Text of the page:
Also, you need to break down future work to small user stories, at least for the forecasting period. But we don’t want to break down stories that are in the future because this is possible waste. So we need two categories of stories: Large and small. We are moving closer to story points…

    Even the projection of future capacity is just an educated guess.

    So, as long as you try to answer the question in the beginning, can we finish by X, there will be guessing and estiating, whether you do it explicitly or implicitly. Maybe we should instead find ways of working where the answer to this question is not that important…

  4. That series of numbers has nearly a 100% variance from the mean. It’s be pretty sporty in a larger project to forecast future performance with a confidence varying 100% from the mean, without finding out what the root cause was of the variance.
    Imaging getting a quote for a car. “Vasco, the price will be €10,000 ± €5,000? !

  5. @Glen
    Can capacity be improved? Sure, but can you “bet” on that improvement?
    Using a simple heuristic (update your projection once you need to) is enough for most cases.
    Where it is not, then a lot of effort should be spent with the project team figuring out what are the constraints, etc. (Theory of Constraints).

    RE: variance: The data on the graph is from one project only, and it is for *weekly* delivery. The variance is smaller if you take larger timeframe. However, the variance was not an obstacle for this team to predictably project when certain parts of the product would be ready. And this was the key question for them.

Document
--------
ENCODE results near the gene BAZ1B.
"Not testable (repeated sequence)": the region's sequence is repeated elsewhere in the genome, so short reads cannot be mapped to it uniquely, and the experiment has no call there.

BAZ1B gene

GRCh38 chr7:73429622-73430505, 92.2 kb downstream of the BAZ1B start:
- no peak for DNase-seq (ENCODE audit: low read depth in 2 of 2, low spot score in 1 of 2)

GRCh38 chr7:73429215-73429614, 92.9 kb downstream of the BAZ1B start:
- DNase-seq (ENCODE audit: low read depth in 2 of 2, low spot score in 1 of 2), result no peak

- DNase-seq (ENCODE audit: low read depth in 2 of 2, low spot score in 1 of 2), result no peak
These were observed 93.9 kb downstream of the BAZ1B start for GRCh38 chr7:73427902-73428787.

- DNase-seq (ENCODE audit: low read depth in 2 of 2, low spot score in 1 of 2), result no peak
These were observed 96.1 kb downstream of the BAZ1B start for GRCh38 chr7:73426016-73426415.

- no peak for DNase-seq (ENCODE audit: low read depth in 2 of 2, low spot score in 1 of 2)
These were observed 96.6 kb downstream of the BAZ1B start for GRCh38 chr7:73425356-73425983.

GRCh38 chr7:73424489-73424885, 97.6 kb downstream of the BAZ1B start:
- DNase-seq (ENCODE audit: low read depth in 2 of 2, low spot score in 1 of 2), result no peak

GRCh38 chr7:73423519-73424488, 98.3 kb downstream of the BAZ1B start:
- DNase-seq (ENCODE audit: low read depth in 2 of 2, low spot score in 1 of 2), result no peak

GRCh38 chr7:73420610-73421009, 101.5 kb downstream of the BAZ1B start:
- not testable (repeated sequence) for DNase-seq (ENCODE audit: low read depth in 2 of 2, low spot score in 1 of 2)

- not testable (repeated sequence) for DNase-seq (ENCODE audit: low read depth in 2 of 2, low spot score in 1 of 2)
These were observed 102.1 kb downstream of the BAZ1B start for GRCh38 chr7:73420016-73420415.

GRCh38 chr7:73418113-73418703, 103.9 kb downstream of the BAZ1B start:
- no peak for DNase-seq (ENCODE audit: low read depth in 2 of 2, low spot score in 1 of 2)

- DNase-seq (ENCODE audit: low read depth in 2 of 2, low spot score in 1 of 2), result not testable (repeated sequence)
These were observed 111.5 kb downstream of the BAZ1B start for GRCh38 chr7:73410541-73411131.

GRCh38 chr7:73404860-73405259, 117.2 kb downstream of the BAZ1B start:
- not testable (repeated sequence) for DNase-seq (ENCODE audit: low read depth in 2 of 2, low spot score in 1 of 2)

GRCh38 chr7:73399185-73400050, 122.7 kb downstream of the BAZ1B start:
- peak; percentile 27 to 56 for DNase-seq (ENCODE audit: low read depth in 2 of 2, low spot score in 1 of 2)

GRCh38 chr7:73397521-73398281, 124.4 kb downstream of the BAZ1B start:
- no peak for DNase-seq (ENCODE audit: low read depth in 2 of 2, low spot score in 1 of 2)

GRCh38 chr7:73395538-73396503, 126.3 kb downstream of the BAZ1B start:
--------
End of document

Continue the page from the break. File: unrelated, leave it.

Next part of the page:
6. @David
    It is rather simple to know “how much work is ahead us”, also, you can define that variable.
    It is not required that you estimates (or break-down) future work up front, but it does require you to update your forecast all the time.

    Re: future capacity. You can guess it (not addvisable) or you can assume that it will be similar to what you have now.

    “When will X be done?” If we care about that question, there’s a much easier answer: “do it now, check back soon” 🙂 However, when we are talking about a project we can’t really do that because the project content will change during the project (including content and priorities). So the question is still valid when you talk about more than 1 single feature/story.